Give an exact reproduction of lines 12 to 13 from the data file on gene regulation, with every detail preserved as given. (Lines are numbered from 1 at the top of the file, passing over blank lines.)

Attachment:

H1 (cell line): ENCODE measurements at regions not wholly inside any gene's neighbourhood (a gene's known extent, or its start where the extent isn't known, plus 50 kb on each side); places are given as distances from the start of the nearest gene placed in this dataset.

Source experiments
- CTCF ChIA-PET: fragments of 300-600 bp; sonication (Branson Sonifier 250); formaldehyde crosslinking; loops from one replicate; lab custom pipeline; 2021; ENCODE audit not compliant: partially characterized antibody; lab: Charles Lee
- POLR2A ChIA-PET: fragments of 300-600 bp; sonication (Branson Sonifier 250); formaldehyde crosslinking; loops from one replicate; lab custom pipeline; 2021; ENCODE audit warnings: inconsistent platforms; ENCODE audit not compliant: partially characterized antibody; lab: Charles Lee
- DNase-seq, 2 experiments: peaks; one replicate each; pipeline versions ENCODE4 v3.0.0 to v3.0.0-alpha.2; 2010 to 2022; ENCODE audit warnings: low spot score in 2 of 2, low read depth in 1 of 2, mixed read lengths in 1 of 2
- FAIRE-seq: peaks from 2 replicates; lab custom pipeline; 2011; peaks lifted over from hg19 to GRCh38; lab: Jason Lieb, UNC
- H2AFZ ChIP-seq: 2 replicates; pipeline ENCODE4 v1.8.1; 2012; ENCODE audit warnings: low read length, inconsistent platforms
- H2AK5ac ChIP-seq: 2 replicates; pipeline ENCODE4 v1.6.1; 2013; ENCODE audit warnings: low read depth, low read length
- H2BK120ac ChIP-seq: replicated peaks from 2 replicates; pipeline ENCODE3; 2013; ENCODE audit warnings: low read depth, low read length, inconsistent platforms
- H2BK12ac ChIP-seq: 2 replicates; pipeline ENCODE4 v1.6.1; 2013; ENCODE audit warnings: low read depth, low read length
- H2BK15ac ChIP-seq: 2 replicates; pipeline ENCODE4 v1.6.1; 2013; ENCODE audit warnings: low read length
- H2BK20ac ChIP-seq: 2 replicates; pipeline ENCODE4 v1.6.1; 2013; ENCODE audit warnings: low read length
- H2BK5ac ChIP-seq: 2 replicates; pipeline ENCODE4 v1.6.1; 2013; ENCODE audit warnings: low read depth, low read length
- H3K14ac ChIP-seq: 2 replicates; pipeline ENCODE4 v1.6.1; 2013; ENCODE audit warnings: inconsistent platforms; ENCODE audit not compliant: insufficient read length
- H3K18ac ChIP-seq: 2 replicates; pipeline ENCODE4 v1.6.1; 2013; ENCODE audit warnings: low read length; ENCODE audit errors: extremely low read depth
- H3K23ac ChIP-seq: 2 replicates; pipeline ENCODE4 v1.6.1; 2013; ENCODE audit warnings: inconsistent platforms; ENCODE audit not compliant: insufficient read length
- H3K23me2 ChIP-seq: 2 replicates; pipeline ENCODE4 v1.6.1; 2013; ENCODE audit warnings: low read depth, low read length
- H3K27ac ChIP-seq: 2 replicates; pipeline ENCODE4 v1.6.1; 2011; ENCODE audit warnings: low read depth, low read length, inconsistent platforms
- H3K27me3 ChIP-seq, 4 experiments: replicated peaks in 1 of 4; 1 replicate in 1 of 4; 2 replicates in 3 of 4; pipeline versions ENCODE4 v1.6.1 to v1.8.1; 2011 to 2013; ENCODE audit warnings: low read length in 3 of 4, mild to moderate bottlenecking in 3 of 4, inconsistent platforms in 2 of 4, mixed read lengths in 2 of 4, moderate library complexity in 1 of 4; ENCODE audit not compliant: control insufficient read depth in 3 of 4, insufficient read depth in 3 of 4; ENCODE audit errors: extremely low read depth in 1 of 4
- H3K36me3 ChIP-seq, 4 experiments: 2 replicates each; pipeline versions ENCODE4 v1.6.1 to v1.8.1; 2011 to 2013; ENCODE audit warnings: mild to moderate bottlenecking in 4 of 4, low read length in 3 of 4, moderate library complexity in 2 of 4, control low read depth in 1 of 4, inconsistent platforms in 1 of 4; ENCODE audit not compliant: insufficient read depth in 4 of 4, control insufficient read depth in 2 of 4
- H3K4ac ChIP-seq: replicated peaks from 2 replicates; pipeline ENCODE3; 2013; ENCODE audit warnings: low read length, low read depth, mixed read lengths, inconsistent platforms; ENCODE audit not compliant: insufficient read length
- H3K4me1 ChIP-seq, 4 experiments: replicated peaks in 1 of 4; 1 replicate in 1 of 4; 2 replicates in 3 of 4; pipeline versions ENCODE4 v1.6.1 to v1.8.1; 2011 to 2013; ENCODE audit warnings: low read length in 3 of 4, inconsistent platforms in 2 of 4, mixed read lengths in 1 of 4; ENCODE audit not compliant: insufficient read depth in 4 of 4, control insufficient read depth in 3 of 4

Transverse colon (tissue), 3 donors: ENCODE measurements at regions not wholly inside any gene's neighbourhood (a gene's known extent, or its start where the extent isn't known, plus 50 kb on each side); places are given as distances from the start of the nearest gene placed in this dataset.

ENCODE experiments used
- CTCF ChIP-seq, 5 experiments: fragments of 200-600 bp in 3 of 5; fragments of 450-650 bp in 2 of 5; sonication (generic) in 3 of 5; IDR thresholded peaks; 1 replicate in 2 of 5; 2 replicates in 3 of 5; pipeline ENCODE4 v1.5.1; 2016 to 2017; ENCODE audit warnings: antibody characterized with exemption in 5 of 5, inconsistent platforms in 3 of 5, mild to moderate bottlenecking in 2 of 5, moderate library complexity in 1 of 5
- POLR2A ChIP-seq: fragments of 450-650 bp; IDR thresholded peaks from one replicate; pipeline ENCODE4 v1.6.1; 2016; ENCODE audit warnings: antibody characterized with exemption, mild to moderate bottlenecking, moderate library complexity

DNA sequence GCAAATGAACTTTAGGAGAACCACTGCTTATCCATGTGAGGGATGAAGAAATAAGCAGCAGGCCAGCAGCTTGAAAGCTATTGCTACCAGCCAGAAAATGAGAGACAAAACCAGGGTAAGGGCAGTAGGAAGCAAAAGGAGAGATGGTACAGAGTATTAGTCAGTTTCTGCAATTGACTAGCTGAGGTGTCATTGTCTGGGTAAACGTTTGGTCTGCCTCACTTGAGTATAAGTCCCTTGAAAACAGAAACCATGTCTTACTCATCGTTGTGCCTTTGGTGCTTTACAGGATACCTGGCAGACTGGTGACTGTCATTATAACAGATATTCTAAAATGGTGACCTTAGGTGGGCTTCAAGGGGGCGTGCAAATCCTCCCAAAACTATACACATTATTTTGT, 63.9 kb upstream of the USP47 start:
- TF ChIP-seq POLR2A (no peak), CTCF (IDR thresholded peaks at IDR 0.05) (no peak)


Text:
- H2BK20ac ChIP-seq: 2 replicates; pipeline ENCODE4 v1.6.1; 2013; ENCODE audit warnings: low read length
- H2BK5ac ChIP-seq: 2 replicates; pipeline ENCODE4 v1.6.1; 2013; ENCODE audit warnings: low read depth, low read length